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1 March 2011 Tar Spot Disease on Norway Maple in North America: Quantifying the Impacts of a Reunion between an Invasive Tree Species and Its Adventive Natural Enemy in an Urban Forest
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Abstract
The invasion of Norway maple (Acer platanoides) into North American forests is considered to have deleterious effects on native flora richness. One explanation for Norway maple's success is that it may have escaped its natural enemies and thus is less predated upon than its indigenous congener, sugar maple (Acer saccharum). However, Norway maple has been recently reunited with one of its natural enemies from Europe, Rhytisma acerinum, an adventive fungus that causes tar spot disease. The study reported here quantified the impacts of the disease on the growth and survival of Norway maple. In the urban forest of Mount Royal, we compared the growth of maple saplings and trees before the disease was first observed and after tar spot outbreaks of 2006 and 2007. We found a strong link between the outbreak of the disease and a very sharp decline in sapling and tree growth, together with high mortality of Norway maple saplings that could not be attributed to normal senescence or detrimental climatic conditions. While Norway maple usually exhibits higher growth rates than sugar maple, the reverse situation was observed after the epidemics. Our results suggest that the invasion potential of Norway maple could be reduced by the exotic disease.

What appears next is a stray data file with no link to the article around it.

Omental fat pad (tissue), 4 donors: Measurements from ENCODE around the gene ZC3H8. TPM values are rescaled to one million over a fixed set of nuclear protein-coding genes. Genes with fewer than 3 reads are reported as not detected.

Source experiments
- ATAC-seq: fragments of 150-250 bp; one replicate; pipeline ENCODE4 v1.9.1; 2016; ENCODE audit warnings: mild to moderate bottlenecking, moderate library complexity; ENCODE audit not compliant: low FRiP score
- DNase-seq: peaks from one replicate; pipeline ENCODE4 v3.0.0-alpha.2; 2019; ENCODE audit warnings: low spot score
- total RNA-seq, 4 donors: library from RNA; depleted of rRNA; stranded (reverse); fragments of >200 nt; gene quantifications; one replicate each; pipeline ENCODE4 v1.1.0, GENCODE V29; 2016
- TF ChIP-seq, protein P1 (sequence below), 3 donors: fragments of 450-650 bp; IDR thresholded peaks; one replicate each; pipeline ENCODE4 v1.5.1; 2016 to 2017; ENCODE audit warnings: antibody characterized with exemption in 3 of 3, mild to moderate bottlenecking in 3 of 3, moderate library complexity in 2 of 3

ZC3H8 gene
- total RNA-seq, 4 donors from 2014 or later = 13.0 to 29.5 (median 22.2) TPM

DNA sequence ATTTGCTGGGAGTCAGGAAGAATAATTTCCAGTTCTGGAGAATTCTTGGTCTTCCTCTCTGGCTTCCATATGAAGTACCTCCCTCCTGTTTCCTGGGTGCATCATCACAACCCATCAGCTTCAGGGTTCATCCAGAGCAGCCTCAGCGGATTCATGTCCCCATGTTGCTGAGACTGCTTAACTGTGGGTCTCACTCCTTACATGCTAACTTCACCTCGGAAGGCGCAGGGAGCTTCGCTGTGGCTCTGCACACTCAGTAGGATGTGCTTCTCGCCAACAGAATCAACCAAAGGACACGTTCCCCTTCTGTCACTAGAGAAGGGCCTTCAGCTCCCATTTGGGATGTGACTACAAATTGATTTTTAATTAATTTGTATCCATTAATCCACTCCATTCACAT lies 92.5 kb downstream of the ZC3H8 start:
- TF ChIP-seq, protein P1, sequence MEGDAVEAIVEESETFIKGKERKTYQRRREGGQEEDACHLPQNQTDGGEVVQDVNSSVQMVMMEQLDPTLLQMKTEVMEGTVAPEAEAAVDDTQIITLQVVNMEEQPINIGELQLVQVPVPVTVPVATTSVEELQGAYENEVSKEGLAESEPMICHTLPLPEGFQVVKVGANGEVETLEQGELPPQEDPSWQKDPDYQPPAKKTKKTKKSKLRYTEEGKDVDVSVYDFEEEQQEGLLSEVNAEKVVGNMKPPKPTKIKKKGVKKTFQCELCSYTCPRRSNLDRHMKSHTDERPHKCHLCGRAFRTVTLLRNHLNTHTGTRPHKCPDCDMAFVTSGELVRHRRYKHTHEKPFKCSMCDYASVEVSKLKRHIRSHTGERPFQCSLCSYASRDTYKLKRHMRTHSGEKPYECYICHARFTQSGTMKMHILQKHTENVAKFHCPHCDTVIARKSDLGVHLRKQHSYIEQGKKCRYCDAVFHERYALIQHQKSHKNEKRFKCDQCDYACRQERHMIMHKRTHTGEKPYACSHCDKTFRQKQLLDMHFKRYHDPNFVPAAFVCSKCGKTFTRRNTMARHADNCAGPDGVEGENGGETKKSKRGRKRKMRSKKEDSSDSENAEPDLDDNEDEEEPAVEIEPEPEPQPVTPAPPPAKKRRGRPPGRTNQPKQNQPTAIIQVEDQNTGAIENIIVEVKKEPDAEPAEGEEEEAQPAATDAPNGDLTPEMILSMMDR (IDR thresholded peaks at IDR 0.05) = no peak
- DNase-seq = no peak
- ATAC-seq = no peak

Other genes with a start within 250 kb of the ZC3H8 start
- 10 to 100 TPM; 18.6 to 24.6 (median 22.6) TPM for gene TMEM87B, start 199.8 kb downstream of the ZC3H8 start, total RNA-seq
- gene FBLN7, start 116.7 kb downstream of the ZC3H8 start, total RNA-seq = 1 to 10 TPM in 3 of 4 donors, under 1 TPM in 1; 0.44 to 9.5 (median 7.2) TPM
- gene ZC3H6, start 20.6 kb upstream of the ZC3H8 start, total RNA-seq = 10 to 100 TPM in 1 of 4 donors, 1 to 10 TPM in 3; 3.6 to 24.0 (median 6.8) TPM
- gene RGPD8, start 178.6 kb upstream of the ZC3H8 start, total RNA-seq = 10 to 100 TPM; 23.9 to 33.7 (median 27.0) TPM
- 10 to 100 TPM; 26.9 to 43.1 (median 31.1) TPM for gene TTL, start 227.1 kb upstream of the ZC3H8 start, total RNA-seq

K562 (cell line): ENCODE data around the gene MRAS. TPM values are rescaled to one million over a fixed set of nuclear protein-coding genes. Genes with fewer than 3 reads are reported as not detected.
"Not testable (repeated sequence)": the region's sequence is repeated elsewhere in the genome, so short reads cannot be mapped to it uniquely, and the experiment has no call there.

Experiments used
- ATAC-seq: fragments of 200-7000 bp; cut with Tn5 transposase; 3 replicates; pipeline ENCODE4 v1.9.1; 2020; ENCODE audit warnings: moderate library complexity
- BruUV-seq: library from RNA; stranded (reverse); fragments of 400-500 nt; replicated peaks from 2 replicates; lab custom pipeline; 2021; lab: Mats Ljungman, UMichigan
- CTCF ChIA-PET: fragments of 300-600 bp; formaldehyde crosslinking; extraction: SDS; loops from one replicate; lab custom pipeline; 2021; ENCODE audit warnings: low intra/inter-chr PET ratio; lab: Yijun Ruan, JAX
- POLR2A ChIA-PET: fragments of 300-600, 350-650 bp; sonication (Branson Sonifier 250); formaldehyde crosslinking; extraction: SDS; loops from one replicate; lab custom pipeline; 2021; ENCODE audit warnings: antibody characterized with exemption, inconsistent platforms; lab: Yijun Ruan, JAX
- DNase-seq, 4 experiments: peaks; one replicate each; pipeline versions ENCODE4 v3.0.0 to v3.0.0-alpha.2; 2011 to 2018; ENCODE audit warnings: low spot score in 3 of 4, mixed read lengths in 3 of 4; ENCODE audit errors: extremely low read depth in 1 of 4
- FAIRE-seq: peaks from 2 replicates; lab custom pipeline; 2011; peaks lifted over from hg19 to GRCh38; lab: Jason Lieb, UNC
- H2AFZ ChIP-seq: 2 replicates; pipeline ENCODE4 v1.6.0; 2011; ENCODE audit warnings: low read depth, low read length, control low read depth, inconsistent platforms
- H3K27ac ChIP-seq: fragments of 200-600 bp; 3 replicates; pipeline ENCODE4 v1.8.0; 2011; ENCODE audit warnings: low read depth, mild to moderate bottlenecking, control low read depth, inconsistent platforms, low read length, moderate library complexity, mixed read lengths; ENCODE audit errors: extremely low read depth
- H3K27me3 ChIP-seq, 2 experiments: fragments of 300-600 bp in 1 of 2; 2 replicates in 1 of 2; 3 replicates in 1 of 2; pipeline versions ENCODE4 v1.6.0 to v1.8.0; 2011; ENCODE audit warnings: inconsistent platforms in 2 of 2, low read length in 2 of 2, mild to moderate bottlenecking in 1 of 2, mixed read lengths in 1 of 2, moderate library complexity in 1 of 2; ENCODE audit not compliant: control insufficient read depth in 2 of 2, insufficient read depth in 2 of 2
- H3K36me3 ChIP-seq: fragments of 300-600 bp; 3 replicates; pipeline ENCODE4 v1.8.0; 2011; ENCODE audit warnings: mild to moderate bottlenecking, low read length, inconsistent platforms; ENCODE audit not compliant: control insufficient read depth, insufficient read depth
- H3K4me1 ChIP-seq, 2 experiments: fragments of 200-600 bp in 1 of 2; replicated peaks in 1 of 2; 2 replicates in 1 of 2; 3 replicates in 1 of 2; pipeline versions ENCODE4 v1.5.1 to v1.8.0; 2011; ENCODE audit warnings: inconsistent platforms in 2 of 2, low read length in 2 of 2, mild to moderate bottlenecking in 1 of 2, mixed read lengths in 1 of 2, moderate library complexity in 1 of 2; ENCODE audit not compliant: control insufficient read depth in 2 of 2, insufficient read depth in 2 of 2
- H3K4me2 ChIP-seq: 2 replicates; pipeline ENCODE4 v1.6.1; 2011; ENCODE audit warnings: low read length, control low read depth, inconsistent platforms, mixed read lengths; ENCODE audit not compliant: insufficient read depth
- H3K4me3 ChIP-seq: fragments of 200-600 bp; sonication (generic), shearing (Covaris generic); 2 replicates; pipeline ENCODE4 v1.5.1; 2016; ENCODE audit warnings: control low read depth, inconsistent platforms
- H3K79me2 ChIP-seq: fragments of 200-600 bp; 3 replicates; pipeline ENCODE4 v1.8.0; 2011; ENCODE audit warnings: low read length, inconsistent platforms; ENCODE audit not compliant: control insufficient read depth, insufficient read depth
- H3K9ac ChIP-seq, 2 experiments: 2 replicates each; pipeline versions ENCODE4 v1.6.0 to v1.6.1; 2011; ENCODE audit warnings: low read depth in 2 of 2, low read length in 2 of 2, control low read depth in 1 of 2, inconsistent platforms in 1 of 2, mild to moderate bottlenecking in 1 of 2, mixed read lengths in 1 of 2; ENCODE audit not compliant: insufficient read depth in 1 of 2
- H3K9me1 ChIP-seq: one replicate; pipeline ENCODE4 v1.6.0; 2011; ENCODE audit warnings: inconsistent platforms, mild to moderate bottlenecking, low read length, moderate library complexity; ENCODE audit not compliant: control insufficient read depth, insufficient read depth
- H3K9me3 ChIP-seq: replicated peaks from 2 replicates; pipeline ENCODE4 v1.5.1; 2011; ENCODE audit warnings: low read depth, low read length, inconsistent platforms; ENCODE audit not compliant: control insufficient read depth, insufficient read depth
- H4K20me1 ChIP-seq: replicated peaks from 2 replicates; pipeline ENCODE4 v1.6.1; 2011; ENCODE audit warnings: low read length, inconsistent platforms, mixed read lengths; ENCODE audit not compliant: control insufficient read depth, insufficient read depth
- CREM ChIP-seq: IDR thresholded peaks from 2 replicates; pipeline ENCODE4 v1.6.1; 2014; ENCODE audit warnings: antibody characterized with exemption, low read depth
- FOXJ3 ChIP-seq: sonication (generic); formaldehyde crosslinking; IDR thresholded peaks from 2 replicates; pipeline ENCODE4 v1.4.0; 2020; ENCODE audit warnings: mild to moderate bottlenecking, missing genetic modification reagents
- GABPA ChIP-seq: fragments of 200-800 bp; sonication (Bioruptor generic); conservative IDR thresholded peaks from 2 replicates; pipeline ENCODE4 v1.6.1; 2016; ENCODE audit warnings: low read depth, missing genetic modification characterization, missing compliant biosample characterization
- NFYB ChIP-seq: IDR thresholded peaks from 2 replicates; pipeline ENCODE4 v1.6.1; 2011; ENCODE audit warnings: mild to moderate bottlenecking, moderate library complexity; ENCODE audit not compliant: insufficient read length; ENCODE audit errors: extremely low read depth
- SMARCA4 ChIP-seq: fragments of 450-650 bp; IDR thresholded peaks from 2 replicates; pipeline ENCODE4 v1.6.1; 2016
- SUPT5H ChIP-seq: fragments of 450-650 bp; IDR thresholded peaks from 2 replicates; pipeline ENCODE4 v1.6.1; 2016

Marie Lapointe and Jacques Brisson "Tar Spot Disease on Norway Maple in North America: Quantifying the Impacts of a Reunion between an Invasive Tree Species and Its Adventive Natural Enemy in an Urban Forest," Ecoscience 18(1), (1 March 2011). https://doi.org/10.2980/18-1-3378
Received: 4 May 2010; Accepted: 1 December 2010; Published: 1 March 2011
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